A British Palestinian in Gaza said the truce in the territory brought temporary “relief” but he has no plans to leave even as hostilities restart because he refuses to be “driven out of his homeland”.

After a week long truce ended on Friday, Israel resumed fighting and dropped leaflets over parts of southern Gaza urging people to flee their homes, suggesting it was preparing to widen its offensive.

Mohammed Ghalayini, an atmospheric scientist from Manchester, said he initially travelled to Gaza in September for a holiday in hopes of moving to his homeland in the future.

The 44-year-old decided to stay in Gaza despite his mother, sister and father fleeing to Britain with help from the Foreign Office following Hamas’ attack on October 7, because he refuses to be “driven out” of his homeland.

“I stayed because while I’ve lived in the UK close to 20 years now, I came back on this trip in September to move back, to look at living in Gaza again,” he told the PA news agency.

“I refuse that the Israeli army dictates where I should live and how I should relate to my homeland, and I refuse to be driven out like that.

“I have a community here that I can support and bolster, family, friends, society; so why should people be forced out by a foreign military force, it’s collective punishment and it should not fly.”

Mr Ghalayini is currently living in a three-bedroom flat in the southern Gaza city of Khan Younis with 25 family members, including 10 children, and said a continued blockade on supplies has left his family with “barely” enough food and other essentials.

Sewage spillage on street in Gaza
Sewage spillage on a street in Gaza (Mohammed Ghalayini/PA)

Before the truce began, Mr Ghalayini had been moving from place to place within Gaza with extended family as Israeli attacks destroyed buildings around them, he said.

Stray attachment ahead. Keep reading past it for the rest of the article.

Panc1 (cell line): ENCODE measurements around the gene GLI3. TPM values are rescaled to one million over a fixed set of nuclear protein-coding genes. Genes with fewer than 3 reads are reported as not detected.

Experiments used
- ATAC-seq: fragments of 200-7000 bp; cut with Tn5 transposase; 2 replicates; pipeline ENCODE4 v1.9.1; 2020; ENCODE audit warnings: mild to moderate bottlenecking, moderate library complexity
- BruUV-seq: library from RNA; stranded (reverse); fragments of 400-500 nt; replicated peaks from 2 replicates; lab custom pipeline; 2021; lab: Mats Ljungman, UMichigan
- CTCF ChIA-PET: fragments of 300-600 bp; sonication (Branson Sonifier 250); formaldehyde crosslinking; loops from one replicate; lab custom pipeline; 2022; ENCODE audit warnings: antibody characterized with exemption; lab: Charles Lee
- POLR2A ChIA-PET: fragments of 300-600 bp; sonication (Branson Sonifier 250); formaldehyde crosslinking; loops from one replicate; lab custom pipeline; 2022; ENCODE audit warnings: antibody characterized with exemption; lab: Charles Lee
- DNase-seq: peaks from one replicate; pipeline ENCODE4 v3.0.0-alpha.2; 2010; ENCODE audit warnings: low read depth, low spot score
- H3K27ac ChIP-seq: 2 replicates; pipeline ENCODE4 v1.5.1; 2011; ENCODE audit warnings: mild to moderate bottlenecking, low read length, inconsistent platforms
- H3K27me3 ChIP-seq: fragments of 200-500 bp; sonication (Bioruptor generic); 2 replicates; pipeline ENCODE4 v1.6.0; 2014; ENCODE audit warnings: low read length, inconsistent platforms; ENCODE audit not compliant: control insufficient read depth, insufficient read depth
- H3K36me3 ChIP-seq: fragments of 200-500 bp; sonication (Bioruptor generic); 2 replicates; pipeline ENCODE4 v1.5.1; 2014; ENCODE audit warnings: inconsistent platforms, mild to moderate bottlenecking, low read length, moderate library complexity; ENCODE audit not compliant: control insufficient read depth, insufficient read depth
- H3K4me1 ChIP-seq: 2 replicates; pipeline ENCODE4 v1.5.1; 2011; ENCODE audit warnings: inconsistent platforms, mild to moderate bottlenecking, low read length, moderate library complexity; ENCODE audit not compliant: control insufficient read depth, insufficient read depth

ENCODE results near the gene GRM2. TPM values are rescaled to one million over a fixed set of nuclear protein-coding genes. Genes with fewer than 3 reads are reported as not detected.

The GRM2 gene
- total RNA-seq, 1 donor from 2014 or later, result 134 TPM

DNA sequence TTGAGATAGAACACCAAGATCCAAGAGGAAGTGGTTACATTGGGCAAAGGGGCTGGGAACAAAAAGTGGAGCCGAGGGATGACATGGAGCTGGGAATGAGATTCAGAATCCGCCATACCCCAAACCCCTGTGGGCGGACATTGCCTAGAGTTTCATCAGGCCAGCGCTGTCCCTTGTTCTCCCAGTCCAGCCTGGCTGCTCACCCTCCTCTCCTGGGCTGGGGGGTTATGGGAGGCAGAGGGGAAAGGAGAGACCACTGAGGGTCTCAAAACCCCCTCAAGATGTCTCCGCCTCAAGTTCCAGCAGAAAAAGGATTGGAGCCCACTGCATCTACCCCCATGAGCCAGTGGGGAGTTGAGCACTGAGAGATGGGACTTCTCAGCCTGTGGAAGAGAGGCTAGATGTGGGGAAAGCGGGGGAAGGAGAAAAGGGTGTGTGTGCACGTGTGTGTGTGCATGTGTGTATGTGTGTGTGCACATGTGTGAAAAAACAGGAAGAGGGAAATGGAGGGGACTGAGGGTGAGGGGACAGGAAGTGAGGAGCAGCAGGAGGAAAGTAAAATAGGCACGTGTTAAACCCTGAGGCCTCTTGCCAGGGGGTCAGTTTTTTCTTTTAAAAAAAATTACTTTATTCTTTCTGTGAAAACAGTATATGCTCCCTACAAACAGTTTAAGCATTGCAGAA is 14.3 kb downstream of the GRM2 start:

He said he was shown a photo of his family home near the beach with smashed windows, snipers on the roof and tanks below, while a subsequent flat his family stayed in has been destroyed.

“After that, I sheltered in my father’s place and in the time since leaving there, that also has serious damage from bombing,” he said.

“We (then) sheltered in a hotel in north Gaza … and while we were staying there, there was bombing almost every hour of the day on apartment blocks nearby.

Olives from Mohammed Ghalayini's mother's garden
The ceasefire has allowed Mr Ghalayini’s family to harvest olives from his mother’s garden (Mohammed Ghalayini/PA)

“That broke windows in, debris fell in and around the hotel, it brought down ceilings, and then after we left (the hotel), it’s been bombed.”

He said he and his family endure food and fuel shortages, which did not abate despite the temporary truce in the territory.

“We struggle every day, there are massive shortages of flour, shortages and price inflation for all goods, for example, yeast usually sells for five shekels (£1.07) – that now costs between 30 and 50 shekels (£6.42 to £10.70),” he said.

He said the truce did not “bring back normality” but added it was “a relief to feel you can travel and go out of the city and feel safe”.

“We couldn’t travel out of the city without risk and so we were only doing the necessary essential journeys.”

During the pause in aggression, he cycled down to the beach, which he said was a “bittersweet” experience.

“I was there in this very beautiful beach scene but then people were also scavenging for whatever resources they could find at the moment,” Mr Ghalayini said.

“Fuel is very short so people were taking out telephone poles, people were dismantling huts and what have you and just taking the wood to burn.”

The scientist, who left Gaza for the UK in 2004, said his family could harvest olives in his mother’s garden due to the ceasefire.

He said: “My mother has a very small plot of land with 20 olive trees and because of the Israeli attack on Gaza we’ve not been able to harvest that until the truce came.

“There’s a mass of people who rely on this land for their subsistence, our land is meant to yield 200 kilograms of olives, however this year we were only to yield 80 kilograms because of the delayed harvest, subsequently we are suffering financially.”

The Foreign, Commonwealth & Development Office has advised against all but essential travel to Israel and Palestinian territories.